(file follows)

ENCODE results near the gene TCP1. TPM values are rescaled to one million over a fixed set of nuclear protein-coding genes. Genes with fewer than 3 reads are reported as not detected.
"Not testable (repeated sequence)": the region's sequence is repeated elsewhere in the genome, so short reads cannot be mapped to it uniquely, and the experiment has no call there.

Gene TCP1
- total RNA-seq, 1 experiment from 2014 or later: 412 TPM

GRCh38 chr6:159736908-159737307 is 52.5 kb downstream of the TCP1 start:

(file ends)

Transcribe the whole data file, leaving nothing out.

ENCODE results near the gene TCP1. TPM values are rescaled to one million over a fixed set of nuclear protein-coding genes. Genes with fewer than 3 reads are reported as not detected.
"Not testable (repeated sequence)": the region's sequence is repeated elsewhere in the genome, so short reads cannot be mapped to it uniquely, and the experiment has no call there.

Gene TCP1
- total RNA-seq, 1 experiment from 2014 or later: 412 TPM

GRCh38 chr6:159736908-159737307 is 52.5 kb downstream of the TCP1 start: